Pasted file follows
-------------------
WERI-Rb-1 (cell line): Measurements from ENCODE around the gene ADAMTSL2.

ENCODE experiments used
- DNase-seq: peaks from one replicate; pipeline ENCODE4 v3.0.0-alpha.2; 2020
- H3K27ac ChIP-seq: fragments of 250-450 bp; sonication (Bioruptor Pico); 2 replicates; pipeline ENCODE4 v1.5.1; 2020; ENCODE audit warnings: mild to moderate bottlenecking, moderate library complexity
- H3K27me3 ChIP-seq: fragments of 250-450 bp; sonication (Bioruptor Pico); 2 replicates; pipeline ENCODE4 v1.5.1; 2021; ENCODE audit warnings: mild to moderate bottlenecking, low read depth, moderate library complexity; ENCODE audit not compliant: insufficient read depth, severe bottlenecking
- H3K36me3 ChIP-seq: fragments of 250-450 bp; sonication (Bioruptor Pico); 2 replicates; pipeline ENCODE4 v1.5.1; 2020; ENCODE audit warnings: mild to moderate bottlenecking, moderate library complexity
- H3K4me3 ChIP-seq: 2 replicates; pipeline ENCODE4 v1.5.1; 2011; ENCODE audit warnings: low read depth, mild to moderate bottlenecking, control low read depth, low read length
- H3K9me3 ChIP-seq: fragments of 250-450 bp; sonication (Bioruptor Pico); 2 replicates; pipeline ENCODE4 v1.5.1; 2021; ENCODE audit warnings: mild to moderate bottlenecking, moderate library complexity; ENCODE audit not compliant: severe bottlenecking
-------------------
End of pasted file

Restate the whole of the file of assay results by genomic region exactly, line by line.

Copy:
WERI-Rb-1 (cell line): Measurements from ENCODE around the gene ADAMTSL2.

ENCODE experiments used
- DNase-seq: peaks from one replicate; pipeline ENCODE4 v3.0.0-alpha.2; 2020
- H3K27ac ChIP-seq: fragments of 250-450 bp; sonication (Bioruptor Pico); 2 replicates; pipeline ENCODE4 v1.5.1; 2020; ENCODE audit warnings: mild to moderate bottlenecking, moderate library complexity
- H3K27me3 ChIP-seq: fragments of 250-450 bp; sonication (Bioruptor Pico); 2 replicates; pipeline ENCODE4 v1.5.1; 2021; ENCODE audit warnings: mild to moderate bottlenecking, low read depth, moderate library complexity; ENCODE audit not compliant: insufficient read depth, severe bottlenecking
- H3K36me3 ChIP-seq: fragments of 250-450 bp; sonication (Bioruptor Pico); 2 replicates; pipeline ENCODE4 v1.5.1; 2020; ENCODE audit warnings: mild to moderate bottlenecking, moderate library complexity
- H3K4me3 ChIP-seq: 2 replicates; pipeline ENCODE4 v1.5.1; 2011; ENCODE audit warnings: low read depth, mild to moderate bottlenecking, control low read depth, low read length
- H3K9me3 ChIP-seq: fragments of 250-450 bp; sonication (Bioruptor Pico); 2 replicates; pipeline ENCODE4 v1.5.1; 2021; ENCODE audit warnings: mild to moderate bottlenecking, moderate library complexity; ENCODE audit not compliant: severe bottlenecking